Enhancing the computer gaming experience while radically reducing energy requirements.
Between 2 and 3 billion people around the world engage in digital gaming, an increasingly energy-intensive pursuit ingrained in mainstream culture. Gaming is responsible for more than one-third of all digital media consumption in the U.S, and an average of 1.7 gamers can be found in 63% of U.S. households. The average U.S. gamer is 35 years old. The number of gamers is rising, as is the amount of time spent gaming. Gaming is particularly popular in California, where an estimated 15 million non-battery-powered gaming devices are located.
We have estimated the associated global energy cost at $10 billion each year for higher-end gaming PCs alone, and rising.
Our research suggests that energy use can be reduced by 50-75% while improving performance and mitigating heat production and noise levels. However, aside from the 80 Plus labels for power supply units and ENERGY STAR ratings for computer displays, little has been done to identify energy efficiency opportunities.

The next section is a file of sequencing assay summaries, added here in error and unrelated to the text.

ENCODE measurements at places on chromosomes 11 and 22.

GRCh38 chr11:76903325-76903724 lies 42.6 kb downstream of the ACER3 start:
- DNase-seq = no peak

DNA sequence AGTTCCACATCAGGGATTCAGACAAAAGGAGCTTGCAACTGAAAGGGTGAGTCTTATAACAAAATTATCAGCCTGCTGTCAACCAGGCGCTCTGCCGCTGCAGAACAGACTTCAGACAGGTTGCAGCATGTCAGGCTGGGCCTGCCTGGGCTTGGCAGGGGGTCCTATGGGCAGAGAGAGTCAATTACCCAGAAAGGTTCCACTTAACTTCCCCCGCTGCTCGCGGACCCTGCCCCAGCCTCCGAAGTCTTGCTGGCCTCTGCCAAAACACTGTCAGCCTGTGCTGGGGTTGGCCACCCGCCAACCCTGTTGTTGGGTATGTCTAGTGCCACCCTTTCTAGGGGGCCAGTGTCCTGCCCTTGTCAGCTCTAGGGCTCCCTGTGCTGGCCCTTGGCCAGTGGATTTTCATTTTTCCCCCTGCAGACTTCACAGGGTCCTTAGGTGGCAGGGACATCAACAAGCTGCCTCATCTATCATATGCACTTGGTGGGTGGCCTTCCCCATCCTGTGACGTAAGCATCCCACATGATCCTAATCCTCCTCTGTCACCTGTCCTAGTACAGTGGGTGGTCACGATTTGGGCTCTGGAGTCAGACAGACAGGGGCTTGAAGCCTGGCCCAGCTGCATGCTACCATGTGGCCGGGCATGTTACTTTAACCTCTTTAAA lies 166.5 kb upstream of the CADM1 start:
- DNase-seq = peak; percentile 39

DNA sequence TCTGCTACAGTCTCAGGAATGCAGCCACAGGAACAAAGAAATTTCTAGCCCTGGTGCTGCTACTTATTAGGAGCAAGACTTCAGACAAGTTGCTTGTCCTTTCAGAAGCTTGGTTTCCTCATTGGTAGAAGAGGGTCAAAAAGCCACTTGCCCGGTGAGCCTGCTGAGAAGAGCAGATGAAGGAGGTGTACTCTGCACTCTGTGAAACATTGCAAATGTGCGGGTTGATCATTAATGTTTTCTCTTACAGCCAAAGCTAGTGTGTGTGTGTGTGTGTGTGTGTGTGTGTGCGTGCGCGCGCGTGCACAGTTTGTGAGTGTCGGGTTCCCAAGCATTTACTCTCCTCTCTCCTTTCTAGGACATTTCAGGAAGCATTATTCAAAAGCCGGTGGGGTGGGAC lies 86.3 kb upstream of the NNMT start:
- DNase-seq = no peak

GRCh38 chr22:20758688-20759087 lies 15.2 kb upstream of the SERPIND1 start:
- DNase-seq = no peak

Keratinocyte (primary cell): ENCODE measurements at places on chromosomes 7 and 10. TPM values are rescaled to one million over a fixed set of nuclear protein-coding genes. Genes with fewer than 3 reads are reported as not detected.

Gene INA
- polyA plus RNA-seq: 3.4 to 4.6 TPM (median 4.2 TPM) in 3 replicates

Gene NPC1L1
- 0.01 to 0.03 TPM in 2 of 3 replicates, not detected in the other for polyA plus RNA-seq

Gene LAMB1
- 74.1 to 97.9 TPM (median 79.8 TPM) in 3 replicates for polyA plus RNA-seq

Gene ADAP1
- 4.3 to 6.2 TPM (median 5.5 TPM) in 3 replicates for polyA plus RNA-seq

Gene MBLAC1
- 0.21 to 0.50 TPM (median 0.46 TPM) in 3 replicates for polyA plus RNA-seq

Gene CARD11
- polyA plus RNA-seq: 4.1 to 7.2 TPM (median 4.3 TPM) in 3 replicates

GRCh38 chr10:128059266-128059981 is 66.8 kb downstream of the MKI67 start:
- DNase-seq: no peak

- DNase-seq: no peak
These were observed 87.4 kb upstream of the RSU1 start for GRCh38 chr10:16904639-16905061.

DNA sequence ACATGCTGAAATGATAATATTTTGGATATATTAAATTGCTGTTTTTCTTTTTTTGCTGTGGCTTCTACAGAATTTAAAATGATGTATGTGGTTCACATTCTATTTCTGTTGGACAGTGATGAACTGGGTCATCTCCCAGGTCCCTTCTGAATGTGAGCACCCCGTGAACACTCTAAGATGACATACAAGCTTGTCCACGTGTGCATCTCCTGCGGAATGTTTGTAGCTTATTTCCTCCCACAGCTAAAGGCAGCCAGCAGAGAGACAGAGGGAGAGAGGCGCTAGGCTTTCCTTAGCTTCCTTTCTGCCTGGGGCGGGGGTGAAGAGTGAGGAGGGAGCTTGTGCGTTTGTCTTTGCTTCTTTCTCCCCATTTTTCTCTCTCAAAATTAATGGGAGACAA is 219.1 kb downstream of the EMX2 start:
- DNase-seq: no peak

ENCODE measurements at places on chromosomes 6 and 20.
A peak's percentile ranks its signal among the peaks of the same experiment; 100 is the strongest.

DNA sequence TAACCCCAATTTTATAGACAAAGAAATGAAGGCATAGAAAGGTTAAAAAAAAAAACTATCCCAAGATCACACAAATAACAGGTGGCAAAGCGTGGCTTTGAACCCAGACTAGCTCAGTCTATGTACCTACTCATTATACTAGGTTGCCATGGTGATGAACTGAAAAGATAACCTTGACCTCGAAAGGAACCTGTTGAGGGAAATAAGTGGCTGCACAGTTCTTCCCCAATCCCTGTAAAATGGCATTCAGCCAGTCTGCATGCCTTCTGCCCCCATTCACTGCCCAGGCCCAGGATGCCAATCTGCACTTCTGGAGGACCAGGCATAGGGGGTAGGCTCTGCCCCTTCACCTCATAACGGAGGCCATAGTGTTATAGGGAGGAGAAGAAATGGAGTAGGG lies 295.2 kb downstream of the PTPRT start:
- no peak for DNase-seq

This project is designed to help gamers capture the full energy savings potential while maintaining or improving the gaming experience. Major activities include:
Developing energy/performance measurement and benchmarking protocols
Benchmarking of top-selling GPCs, gaming laptops, video game consoles, and other TV-based gaming equipment
Identifying how energy use of gaming equipment varies by game played
Retrofitting gaming PCs to achieve energy savings
Devising and deploying web-based energy reporting for user feedback
Characterizing the market for gaming equipment and estimating the macro-level energy use and savings potential in California
The results (see poster) help component and integrated system manufacturers, as well as game developers, bring more efficient offerings to the market. Improved consumer information will better equip gamers to make optimal equipment selections more effectively utilize software and firmware strategies. More ...